by shef, Fri Mar 07, 2008 at 12:51:44 PM EST
Diary's like this, which claim that delegate counts are not a valid determination of "who won," are just as ill-conceived as those that claim that superdelegates should "respect the will of the people" by following either the state delegate counts or the overall pledged delegate count.
Both views try to have their cake and eat it too. They both hold the false premise that the primary process is an accurate representation of the will of the people.
More on the flip.
by shef, Wed Mar 05, 2008 at 10:45:34 AM EST
After much brouhaha and bickering over "NAFTAgate," the truth--or as much of it as we are going to get--is out. It turns out, Senator Obama was not Janus, the two-faced Roman god. I should say, at least in this case. The scope of this diary is fairly narrow; I will be dealing only with the claims of Obama's impropriety regarding NAFTA and the Canadian Embassy.
It was conventional wisdom, at least among the more outspoken supporters of Senator Clinton, that the CTV story showed Obama to be duplicitous, double-talking, even fraudulent. A quick look over the rec lists from last week shows that, right from the get go, people were quick to crucify Obama.
Now, not only do we have a copy of the actual memo showing the initial allegations were off base, but the Canadian embassy admitted that the language there might be too strong. There's an excellent diary showing just how wrong the initial claims were here. There was an utter lack of solid evidence either exonerating or condemning Obama when the story broke, but instead of suspending judgment, Obama was immediately branded a hypocrite. Whoops.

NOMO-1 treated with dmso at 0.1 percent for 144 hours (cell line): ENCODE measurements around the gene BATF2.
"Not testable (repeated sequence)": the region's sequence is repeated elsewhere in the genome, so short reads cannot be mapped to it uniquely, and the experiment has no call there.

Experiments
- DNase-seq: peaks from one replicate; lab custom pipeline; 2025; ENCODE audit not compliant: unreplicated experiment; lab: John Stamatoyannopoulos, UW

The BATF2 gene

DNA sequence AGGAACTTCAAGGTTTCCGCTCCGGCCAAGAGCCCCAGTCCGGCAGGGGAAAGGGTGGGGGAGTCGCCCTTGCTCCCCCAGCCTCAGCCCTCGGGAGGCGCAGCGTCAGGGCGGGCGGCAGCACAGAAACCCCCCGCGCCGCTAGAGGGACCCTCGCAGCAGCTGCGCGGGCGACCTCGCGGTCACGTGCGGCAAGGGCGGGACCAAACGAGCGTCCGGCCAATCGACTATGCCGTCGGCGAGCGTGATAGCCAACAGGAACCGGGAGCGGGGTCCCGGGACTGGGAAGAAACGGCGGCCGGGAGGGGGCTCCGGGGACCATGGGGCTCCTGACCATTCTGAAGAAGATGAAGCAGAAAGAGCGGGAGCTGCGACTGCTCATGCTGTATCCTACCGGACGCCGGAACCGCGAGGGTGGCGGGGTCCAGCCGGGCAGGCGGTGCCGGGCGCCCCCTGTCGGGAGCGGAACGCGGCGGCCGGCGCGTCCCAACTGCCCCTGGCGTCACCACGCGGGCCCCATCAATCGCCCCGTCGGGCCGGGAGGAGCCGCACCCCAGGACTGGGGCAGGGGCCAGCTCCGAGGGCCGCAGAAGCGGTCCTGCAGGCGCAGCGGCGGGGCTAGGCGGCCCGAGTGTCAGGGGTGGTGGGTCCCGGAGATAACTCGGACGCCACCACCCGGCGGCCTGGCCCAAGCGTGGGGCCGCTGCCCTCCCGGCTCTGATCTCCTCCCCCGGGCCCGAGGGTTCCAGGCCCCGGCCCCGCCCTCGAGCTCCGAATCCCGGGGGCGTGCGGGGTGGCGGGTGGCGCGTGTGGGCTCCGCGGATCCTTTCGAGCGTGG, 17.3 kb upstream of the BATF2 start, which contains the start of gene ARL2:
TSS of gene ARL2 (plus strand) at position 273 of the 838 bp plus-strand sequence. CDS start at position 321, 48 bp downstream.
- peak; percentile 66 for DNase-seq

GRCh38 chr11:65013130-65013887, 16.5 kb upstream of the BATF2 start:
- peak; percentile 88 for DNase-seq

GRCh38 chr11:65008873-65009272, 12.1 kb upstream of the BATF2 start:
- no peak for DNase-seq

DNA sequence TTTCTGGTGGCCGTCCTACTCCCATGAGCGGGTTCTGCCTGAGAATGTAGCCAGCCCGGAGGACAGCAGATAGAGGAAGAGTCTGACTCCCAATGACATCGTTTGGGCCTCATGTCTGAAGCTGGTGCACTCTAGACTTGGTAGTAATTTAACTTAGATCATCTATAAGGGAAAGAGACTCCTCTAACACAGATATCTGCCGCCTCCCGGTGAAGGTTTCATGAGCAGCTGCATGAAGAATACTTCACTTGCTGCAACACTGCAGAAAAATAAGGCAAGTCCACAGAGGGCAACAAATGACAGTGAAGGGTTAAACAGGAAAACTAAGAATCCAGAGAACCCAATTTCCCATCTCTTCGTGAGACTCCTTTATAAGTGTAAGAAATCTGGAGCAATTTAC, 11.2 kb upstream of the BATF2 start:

More on the flip...
by shef, Wed Feb 27, 2008 at 07:58:25 AM EST
Dallas County broke the '06 total vote yesterday, with over 57,000 early votes (not counting the mail ballots). We've looked at about 55,000 of those, and as best we can tell, virtually half have no '02, '04 or '06 primary history. Less than 3,000 have previous R primary history over the same period.
Primary season... silliness abounds. Here, at Dkos, across The Tubes, people have been getting their undies in a bundle for good reasons and bad (often, really bad).
Hillary isn't human! Obama leads a cult! I'm gonna vote for McCain if _ doesn't win!
Ah, primary season...
by shef, Wed Feb 20, 2008 at 07:51:26 AM EST
Cross-posted at dkos
If presented with two different explanations for the same set of facts, how does one tell the difference between them?
Fact: a substantial number of Independents and some Republicans voted for Obama
Explanation 1: It's a malicious conspiracy.
Explanation 2: He has some cross-party appeal.
Fact: Senator Clinton almost cried a couple of times on the campaign trail.
Explanation 1: She's faking it to gain sympathy.
Explanation 2: She's a human being who feels human emotions.
Fact: There are fossils of dinosaurs.
Explanation 1: They were put there by God to trick us.
Explanation 2: They are there because dinosaurs once walked the Earth.
by shef, Mon Feb 18, 2008 at 08:49:33 AM EST
Crossposted at Dkos.
Once your eyes were thus opened you saw confirming instances everywhere: the world was full of verification of that theory. Whatever happened always confirmed it. Thus its truth appeared manifest; and unbelievers were clearly people who did not want to see the manifest truth; who refused to see it.
-Karl Popper, The Logic of Scientific Discovery
There are two types of theories that provide explanations for Obama's successes. One claims that Obama has created a cult of personality. The other claims that Obama is just a good politician. Both theories rely on the same set of facts (excluding the Obama is a dirty politician and friends with terrorists meme, in part refuted here). The Cult Theory (CT) is not a good explanation. It is overly complex and riddled with ad hoc dodges. It contains one of the hallmarks of irrationality; there is no situation that it cannot explain, there is nothing that does not confirm it. It is unfalsifiable, and, therefore, a bad theory.
More on the flip...